Telmap M8 sees Apple Maps on the ropes, stakes its claim as mobile mapping king

Android apps, iPhone apps, Tech Digest news

telmap-m8-1.pngThe Apple Maps debacle on iPhone 5 has lead to a vacuum in the mobile mapping space. While Google still have Android sewn up with Google Maps, the clunky web-based bookmark alternative left for iOS users isn’t exactly ideal. Telmap are among those currently benefiting from the gap left by Google Maps on iPhones, experiencing a spike in users, and leading them to push forward the release of their new M8 app.

And it’s not half bad! Totally free, M8 pulls together mapping info as well as local amenities and the means to contact pals dotted around locally, putting all the tools to organise a great night out in one place.

Using mapping data from Navteq (which is far more reliable than Apple Maps; no relocated cities or wobbly topography here), M8 provides the user with live traffic updates, speed camera alerts and turn-by-turn spoken navigation, as well as pedestrian options for those out on foot.telmap-m8-2.pngOffering local information from content providers such as Yelp, TripAdvisor and Lonely Planet, it’s easy to use the app to track down a local amenity of the best nightlife in your current area, offering detailed descriptions of restaurants, landmarks and pubs and clubs. From cash machines to Barclay’s “Boris Bike” Cycle stations, it’s a comprehensive offering.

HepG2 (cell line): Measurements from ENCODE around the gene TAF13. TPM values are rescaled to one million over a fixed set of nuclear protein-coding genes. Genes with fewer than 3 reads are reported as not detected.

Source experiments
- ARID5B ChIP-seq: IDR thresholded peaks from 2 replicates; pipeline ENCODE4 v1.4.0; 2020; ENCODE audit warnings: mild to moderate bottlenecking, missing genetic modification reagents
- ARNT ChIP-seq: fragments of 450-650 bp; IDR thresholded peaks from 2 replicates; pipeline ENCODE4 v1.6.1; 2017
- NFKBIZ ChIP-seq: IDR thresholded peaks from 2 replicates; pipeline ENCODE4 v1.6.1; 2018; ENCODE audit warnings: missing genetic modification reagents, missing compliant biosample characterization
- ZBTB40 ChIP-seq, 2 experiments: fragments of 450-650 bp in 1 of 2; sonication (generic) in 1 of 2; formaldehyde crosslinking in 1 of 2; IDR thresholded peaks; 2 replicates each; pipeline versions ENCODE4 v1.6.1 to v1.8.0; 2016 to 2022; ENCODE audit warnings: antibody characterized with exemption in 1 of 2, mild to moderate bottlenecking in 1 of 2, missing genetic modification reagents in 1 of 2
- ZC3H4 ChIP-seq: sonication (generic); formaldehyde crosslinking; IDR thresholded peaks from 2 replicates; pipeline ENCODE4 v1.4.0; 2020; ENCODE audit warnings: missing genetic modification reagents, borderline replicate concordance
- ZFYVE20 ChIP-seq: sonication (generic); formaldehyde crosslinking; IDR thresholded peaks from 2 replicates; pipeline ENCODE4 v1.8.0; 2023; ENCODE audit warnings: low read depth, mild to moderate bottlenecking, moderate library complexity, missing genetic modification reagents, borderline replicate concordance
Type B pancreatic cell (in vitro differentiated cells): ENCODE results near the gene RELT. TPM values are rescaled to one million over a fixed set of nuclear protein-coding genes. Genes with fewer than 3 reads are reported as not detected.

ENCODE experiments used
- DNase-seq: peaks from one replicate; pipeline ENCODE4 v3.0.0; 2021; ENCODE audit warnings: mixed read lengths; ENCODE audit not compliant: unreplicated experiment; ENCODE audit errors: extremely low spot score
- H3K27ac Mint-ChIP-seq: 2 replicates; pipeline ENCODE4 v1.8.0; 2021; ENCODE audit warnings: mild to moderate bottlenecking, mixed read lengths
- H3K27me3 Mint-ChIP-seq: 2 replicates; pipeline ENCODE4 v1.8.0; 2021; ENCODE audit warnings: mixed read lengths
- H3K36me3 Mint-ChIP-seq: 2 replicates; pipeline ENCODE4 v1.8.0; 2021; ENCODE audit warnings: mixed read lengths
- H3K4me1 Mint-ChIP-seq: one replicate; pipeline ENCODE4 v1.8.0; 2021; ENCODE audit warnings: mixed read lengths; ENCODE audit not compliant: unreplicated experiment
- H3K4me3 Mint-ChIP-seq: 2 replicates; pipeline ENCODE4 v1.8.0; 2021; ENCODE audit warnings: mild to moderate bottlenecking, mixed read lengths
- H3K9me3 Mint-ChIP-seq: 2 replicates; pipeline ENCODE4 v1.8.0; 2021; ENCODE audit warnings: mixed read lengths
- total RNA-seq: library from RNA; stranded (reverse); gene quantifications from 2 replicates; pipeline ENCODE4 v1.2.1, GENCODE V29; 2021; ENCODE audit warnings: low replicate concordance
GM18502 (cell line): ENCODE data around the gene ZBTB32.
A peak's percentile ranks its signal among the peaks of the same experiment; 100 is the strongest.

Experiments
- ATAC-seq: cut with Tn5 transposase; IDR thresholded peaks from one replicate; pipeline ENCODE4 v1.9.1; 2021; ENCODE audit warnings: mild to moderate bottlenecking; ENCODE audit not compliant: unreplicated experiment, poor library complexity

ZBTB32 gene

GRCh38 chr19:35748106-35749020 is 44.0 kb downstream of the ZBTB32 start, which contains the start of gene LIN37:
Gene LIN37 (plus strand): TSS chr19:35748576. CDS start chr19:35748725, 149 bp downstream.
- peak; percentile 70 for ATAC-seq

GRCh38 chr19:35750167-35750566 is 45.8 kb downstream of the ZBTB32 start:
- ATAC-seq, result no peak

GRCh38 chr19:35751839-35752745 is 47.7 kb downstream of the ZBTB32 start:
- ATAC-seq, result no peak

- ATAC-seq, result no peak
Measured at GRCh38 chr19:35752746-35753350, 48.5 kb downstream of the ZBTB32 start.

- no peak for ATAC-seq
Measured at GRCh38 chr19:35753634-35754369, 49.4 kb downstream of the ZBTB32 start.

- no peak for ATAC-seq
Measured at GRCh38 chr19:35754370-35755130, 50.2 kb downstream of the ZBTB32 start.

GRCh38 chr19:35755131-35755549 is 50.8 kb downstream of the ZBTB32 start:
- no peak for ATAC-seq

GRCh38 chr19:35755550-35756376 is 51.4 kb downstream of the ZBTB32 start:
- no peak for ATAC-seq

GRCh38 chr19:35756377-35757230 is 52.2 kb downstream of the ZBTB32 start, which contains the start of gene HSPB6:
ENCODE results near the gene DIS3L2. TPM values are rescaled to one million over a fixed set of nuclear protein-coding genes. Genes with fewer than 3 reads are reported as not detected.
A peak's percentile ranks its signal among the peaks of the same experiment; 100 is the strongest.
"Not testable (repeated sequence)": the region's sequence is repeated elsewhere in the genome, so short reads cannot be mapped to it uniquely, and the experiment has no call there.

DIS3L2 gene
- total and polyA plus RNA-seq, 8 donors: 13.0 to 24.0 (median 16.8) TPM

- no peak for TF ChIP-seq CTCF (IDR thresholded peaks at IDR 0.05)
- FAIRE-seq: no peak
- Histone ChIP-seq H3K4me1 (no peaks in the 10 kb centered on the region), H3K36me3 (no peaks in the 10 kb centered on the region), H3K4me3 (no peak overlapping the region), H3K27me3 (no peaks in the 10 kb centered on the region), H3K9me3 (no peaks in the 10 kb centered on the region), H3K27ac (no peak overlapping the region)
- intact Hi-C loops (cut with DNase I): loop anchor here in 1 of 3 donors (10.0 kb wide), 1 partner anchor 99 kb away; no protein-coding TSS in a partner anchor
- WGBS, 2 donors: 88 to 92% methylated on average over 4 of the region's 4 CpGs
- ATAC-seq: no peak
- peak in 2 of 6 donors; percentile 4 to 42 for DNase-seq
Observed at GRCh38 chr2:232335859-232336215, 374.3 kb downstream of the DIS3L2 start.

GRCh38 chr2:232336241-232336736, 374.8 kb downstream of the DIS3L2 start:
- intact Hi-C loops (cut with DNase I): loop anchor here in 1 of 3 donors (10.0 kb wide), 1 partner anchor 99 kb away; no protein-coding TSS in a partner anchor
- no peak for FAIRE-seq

Social options also let you track down nearby friends, popping all the tweets in your locality onto a map, though there’s no way yet to filter it just to your personal pals.

But plenty of future updates are on the cards, with Thomson Local, The Good Pub Guide and new turn-by-turn voices including Wallace and Gromit and Stephen Fry all coming before the end of the year for a small fee.

This is all navigated through a simple, app-grid style interface, collecting together similar functions for a simple, friendly user experience.

To grab the app for iPhone, click here. You can also pick up the Android version by clicking here.

Gerald Lynch
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